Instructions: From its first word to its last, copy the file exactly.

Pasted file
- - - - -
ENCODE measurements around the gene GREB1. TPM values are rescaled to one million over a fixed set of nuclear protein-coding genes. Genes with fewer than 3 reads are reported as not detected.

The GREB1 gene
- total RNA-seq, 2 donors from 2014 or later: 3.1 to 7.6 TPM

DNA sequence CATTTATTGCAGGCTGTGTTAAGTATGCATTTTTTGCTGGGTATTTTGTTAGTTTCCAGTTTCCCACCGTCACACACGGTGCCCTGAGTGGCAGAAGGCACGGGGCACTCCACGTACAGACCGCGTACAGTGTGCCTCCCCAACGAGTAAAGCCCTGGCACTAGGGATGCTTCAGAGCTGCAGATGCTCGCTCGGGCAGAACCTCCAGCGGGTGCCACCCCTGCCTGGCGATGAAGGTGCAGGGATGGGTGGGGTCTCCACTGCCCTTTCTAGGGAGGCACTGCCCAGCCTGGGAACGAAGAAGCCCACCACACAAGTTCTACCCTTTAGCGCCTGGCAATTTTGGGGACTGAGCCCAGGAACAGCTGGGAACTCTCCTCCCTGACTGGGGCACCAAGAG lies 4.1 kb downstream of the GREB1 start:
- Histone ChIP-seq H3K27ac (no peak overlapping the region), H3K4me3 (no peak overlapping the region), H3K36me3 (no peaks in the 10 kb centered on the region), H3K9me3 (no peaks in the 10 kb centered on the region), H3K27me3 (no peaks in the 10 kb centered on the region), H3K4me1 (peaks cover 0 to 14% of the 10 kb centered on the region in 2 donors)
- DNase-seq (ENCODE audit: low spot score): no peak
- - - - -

ENCODE measurements around the gene GREB1. TPM values are rescaled to one million over a fixed set of nuclear protein-coding genes. Genes with fewer than 3 reads are reported as not detected.

The GREB1 gene
- total RNA-seq, 2 donors from 2014 or later: 3.1 to 7.6 TPM

DNA sequence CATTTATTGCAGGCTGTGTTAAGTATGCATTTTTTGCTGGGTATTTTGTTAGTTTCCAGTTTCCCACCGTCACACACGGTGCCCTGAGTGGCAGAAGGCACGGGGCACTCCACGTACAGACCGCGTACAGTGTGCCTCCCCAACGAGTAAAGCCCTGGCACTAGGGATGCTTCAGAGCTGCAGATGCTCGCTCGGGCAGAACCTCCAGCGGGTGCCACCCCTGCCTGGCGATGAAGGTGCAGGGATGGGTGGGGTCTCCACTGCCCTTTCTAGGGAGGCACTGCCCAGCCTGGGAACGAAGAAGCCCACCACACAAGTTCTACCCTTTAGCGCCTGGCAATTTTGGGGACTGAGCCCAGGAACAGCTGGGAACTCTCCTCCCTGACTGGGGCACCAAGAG lies 4.1 kb downstream of the GREB1 start:
- Histone ChIP-seq H3K27ac (no peak overlapping the region), H3K4me3 (no peak overlapping the region), H3K36me3 (no peaks in the 10 kb centered on the region), H3K9me3 (no peaks in the 10 kb centered on the region), H3K27me3 (no peaks in the 10 kb centered on the region), H3K4me1 (peaks cover 0 to 14% of the 10 kb centered on the region in 2 donors)
- DNase-seq (ENCODE audit: low spot score): no peak